01/09/12 Contra Costa Times — S. Shankar Sastry has something in common with Olympic divers. Poised high above a pool of budgetary cuts and institutional obstacles, Sastry -- dean of the College of Engineering at UC Berkeley -- recognizes that success for a barrier-busting joint initiative in China will be determined by his department's ability to metaphorically tuck and rip into the future fabric of higher education. Sastry hopes new technology for education will be achieved through a collaboration between UC and the Shanghai Zhangjiang Hi-Tech Park.
10/17/11 — In Vietnam, less than five percent of women finish college-often because they can't afford the relatively small fees. Without skills, many young women have no choice but to take work that pays poverty-level wages. But thanks to a Seattle startup called Vittana, the brainchild of EECS alum Kushal Chakrabarti (B.S'04 EECS), some will benefit from a micro-loan that finances their education. "Education is the single most powerful tool we have to fight global poverty, enrich communities and transform lives," says Chakrabarti.
06/23/11 Graduate Division — UC Berkeley's 2011 crop of nearly 300 recipients of the Outstanding Graduate Student Instructor Award, given for effectiveness in teaching undergraduates, includes 55 engineering graduate students. Bioengineering grad student Neil Switz also received the Teaching Effectiveness Award, presented to a subset of Outstanding Graduate Student Instructor Award winners whose innovative methods have enhanced the ways their students learn.
04/06/11 — This week the 2011 Richard Tapia Celebration of Diversity in Computing was held in San Francisco, marking the 10th anniversary of the conference series. UC Berkeley EECS professor David Patterson served as General Chair. This year the conference had a record number of attendees and the largest contingent was from UC Berkeley.
03/02/11 — Nearly two billion people-more than the population of China-now use the Internet. With its vast capacity for communication and information, the web has become a powerful tool for transformative change: from new financial services and poverty alleviation to political change, as we are seeing in North Africa and the Arabian Peninsula.
03/02/11 — They slept in yurts and went six days with virtually no cell phones or Internet service. But for 59 Berkeley Engineering undergraduates, spending their semester break at a woodsy Sonoma County retreat was the journey of a lifetime. The students were participants in Berkeley Engineering's first-ever LeaderShape Institute, a national program that trains young people to lead with integrity and make significant contributions to better the world. They returned to Berkeley focused, energized-and ready to take on new challenges. Voicing the sentiments of many, Paul Zarate, a second-year mechanical engineering student, says, “It was for sure worth missing a week out of your winter break. It was awesome.”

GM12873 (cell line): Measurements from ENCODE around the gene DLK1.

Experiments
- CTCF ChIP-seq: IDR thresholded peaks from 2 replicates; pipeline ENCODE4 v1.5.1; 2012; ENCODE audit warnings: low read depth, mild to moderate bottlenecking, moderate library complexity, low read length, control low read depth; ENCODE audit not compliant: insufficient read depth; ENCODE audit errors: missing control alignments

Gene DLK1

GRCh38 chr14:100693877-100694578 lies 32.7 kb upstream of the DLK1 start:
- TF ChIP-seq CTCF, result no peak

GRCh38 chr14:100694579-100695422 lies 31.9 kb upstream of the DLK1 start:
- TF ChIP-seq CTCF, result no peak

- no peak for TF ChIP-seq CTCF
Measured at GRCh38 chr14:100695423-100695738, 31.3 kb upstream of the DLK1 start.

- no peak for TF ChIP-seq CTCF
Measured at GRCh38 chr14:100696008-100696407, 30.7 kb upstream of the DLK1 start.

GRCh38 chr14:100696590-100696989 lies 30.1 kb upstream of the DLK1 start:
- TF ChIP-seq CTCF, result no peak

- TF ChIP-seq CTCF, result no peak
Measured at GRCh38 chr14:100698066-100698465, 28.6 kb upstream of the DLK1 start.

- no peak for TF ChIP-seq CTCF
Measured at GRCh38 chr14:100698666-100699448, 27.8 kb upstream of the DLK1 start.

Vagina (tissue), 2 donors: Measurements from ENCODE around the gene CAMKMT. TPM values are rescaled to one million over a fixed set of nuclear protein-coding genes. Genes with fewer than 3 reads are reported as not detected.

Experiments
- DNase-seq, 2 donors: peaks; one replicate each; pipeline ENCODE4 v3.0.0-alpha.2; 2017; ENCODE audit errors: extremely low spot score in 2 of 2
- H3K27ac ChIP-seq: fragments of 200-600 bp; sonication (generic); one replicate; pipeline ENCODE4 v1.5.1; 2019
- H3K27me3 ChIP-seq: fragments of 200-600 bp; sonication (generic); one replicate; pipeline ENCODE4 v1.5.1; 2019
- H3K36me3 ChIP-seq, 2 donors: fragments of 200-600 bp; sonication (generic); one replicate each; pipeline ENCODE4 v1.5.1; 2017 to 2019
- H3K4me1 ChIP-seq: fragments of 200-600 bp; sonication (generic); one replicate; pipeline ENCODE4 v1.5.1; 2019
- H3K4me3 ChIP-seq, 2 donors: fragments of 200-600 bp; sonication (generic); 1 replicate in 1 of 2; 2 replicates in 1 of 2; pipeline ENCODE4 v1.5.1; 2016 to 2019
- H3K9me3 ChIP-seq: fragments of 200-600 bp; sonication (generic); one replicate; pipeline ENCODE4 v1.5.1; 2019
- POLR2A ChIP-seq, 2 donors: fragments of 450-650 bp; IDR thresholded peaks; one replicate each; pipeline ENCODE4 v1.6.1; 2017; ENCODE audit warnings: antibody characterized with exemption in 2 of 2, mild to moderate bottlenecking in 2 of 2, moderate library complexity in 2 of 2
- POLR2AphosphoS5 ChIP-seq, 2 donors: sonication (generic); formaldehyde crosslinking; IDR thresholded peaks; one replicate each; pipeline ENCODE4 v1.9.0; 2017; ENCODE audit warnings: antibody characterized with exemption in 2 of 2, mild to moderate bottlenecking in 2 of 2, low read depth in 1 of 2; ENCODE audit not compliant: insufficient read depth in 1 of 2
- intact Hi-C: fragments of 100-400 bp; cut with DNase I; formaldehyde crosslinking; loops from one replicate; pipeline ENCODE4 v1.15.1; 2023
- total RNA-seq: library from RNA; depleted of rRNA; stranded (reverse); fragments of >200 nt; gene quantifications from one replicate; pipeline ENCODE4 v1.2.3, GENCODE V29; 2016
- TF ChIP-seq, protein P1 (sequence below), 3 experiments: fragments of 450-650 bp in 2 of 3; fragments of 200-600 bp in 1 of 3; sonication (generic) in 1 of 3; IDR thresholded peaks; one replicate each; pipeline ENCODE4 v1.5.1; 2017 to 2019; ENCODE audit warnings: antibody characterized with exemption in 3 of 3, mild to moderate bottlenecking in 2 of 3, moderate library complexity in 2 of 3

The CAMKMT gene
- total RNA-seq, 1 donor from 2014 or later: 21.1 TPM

02/02/11 — What did you do over the holiday break? Fifty-nine of our extraordinary undergraduates spent six action-packed, 15-hour days at the Alliance Redwoods Camp in Occidental, California, learning how to tap into their highest potential for leadership through a program called the LeaderShape Institute.
12/14/10 — A man of compact build and modest manners, Coleman Fung (B.S'87 IEOR) is living proof that behind that unassuming demeanor could be lurking an engineering dynamo. Appearing in Sibley Auditorium on Nov. 19, Fung tossed aside his prepared remarks to engage the audience in a light-hearted exploration of the personality traits of an engineer. His talk, entitled “Preparing Engineers for Leadership,” was one of several events celebrating the launch of Berkeley Engineering's new professional master's, a one-year intensive program that combines in-depth technical studies with a core leadership curriculum in business skills like management and finance.
12/14/10 — Consider these numbers: Of 35,838 students at Berkeley this year, 4,665 are engineers. Of 800 athletes in intercollegiate sports, only a handful-fewer than five at any one time-are working toward an engineering degree. The combination is rare because any sane, reasonable person would wonder: How on earth do you pursue one of Cal's most difficult academic programs while playing for its most demanding teams? In their own distinct way, three members of this rarefied circle, Richard Fisher, Sati Hsu Houston and Dustin Muhn, have managed to do it successfully. Read about them and watch them in action in a dynamic slideshow.